The little lander that could

Rosetta's view of Philae as she descends to Comet 67P. Credit: ESA/Rosetta/MPS for OSIRIS Team MPS/UPD/LAM/IAA/SSO/INTA/UPM/DASP/IDA
Rosetta’s view of Philae as it descended to the surface of Comet 67P on November 12, 2014. Credit: ESA/Rosetta/MPS for OSIRIS Team MPS/UPD/LAM/IAA/SSO/INTA/UPM/DASP/IDA

Philae now lies somewhere in the dark on Comet 67P. Its batteries drained, it has gone into hibernation, probably for the last time. Its story was nothing short of dramatic, exciting, and seemingly tragic for so many of us here on Earth unable to do anything but watch the little lander die from 300 million kilometers away.

And yet, it was one of humanity’s finest hours.

If you were to stop reading this post right now and head on over to phoenixpic’s post about Philae’s brief, but highly successful race-against-the-clock mission, I’d be totally cool with that. It’s a well-told tale that puts a lot of the events into its proper context.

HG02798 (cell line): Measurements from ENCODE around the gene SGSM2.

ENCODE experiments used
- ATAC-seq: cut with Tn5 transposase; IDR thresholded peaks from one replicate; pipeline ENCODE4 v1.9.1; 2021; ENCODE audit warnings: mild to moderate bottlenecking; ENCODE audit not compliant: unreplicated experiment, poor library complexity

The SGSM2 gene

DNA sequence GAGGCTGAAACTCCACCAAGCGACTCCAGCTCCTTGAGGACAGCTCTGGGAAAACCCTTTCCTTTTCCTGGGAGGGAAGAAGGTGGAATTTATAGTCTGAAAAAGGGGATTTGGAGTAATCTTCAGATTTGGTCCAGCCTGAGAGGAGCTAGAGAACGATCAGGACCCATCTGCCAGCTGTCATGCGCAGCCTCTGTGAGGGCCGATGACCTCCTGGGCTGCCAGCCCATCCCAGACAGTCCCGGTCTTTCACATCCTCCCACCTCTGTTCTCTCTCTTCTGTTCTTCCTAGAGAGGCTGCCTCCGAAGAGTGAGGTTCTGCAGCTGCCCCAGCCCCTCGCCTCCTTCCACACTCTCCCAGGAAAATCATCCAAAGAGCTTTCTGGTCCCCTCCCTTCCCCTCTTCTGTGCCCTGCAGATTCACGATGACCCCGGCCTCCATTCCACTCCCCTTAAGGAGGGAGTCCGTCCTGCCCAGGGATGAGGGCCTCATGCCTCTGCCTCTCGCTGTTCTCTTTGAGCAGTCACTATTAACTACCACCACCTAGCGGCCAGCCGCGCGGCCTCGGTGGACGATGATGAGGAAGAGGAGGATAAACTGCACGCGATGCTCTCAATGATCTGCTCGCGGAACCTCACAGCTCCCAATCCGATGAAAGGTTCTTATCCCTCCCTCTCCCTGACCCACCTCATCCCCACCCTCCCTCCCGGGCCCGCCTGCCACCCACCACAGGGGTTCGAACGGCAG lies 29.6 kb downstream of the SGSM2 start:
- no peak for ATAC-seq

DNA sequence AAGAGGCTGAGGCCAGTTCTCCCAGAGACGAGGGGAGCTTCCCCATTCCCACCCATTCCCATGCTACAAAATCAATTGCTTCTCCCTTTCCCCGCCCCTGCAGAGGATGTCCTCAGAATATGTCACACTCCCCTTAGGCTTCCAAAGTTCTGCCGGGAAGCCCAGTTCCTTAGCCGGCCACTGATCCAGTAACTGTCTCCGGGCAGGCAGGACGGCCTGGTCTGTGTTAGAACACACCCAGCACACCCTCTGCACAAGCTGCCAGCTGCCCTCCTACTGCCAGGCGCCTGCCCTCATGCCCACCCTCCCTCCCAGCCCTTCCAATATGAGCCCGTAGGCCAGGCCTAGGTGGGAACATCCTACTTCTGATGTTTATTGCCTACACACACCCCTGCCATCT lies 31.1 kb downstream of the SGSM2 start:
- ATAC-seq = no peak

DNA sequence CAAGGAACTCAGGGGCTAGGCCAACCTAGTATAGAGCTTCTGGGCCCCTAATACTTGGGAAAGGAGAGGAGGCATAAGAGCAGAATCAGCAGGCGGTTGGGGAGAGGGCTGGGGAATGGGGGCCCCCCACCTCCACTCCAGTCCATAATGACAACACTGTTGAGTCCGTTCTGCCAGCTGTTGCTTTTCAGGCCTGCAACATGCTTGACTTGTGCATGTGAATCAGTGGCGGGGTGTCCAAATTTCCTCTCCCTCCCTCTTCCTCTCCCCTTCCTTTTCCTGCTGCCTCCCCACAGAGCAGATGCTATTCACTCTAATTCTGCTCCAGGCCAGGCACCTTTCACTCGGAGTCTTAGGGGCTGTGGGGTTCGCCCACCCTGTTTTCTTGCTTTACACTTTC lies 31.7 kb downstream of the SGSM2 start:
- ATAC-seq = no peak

But I remain in awe of just what an amazing success the Philae lander was. Despite its failed downward thruster, bouncing not once but twice away from its planned landing site, its harpoon system not being fired, a lens cap not coming off its spectrometer, ending up in the shadow of a cliff, deprived of the sunlight it badly needed to recharge its batteries,  despite all of those things….Philae still managed to fulfill its mission.

Think about that for a second. Against all odds, all of the available science instruments on board Philae were able to sample a 5 billion year-old relic from the formation of the solar system. Ok sure we’re not going to be able to go into an extended mission with Philae. We’ll never be able to see a beautiful panorama of the surface and watch it gently erupt as it draws nearer to the Sun.

But there is a ton of data already gathered and much, much more to come from the Rosetta orbiter itself. We’ve come a long way, and there is much to be learned. This is what Ambition looks like.

 

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